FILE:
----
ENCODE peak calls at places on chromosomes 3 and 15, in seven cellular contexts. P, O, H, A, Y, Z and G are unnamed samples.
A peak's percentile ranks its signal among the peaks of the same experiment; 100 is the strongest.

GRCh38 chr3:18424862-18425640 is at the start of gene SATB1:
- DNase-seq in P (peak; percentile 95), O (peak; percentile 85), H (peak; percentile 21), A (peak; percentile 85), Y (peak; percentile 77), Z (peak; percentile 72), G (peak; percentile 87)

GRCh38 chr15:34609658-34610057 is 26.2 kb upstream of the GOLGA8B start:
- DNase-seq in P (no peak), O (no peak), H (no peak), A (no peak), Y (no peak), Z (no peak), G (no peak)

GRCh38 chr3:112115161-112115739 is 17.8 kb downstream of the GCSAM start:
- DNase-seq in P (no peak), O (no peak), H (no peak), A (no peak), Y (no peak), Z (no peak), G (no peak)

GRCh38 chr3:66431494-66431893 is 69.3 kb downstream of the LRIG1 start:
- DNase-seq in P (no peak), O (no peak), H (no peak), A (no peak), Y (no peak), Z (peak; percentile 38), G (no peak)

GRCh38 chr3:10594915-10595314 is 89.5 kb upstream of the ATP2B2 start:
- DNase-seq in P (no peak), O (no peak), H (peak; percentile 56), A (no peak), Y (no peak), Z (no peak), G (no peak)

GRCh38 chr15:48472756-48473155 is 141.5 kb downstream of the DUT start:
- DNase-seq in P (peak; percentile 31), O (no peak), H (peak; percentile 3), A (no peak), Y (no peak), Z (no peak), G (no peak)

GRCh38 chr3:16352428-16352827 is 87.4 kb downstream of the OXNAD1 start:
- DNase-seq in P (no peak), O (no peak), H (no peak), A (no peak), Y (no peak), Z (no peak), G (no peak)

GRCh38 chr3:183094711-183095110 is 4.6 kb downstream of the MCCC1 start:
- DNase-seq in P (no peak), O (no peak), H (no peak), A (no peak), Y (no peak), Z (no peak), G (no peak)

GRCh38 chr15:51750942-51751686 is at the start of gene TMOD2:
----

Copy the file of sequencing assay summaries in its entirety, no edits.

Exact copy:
ENCODE peak calls at places on chromosomes 3 and 15, in seven cellular contexts. P, O, H, A, Y, Z and G are unnamed samples.
A peak's percentile ranks its signal among the peaks of the same experiment; 100 is the strongest.

GRCh38 chr3:18424862-18425640 is at the start of gene SATB1:
- DNase-seq in P (peak; percentile 95), O (peak; percentile 85), H (peak; percentile 21), A (peak; percentile 85), Y (peak; percentile 77), Z (peak; percentile 72), G (peak; percentile 87)

GRCh38 chr15:34609658-34610057 is 26.2 kb upstream of the GOLGA8B start:
- DNase-seq in P (no peak), O (no peak), H (no peak), A (no peak), Y (no peak), Z (no peak), G (no peak)

GRCh38 chr3:112115161-112115739 is 17.8 kb downstream of the GCSAM start:
- DNase-seq in P (no peak), O (no peak), H (no peak), A (no peak), Y (no peak), Z (no peak), G (no peak)

GRCh38 chr3:66431494-66431893 is 69.3 kb downstream of the LRIG1 start:
- DNase-seq in P (no peak), O (no peak), H (no peak), A (no peak), Y (no peak), Z (peak; percentile 38), G (no peak)

GRCh38 chr3:10594915-10595314 is 89.5 kb upstream of the ATP2B2 start:
- DNase-seq in P (no peak), O (no peak), H (peak; percentile 56), A (no peak), Y (no peak), Z (no peak), G (no peak)

GRCh38 chr15:48472756-48473155 is 141.5 kb downstream of the DUT start:
- DNase-seq in P (peak; percentile 31), O (no peak), H (peak; percentile 3), A (no peak), Y (no peak), Z (no peak), G (no peak)

GRCh38 chr3:16352428-16352827 is 87.4 kb downstream of the OXNAD1 start:
- DNase-seq in P (no peak), O (no peak), H (no peak), A (no peak), Y (no peak), Z (no peak), G (no peak)

GRCh38 chr3:183094711-183095110 is 4.6 kb downstream of the MCCC1 start:
- DNase-seq in P (no peak), O (no peak), H (no peak), A (no peak), Y (no peak), Z (no peak), G (no peak)

GRCh38 chr15:51750942-51751686 is at the start of gene TMOD2: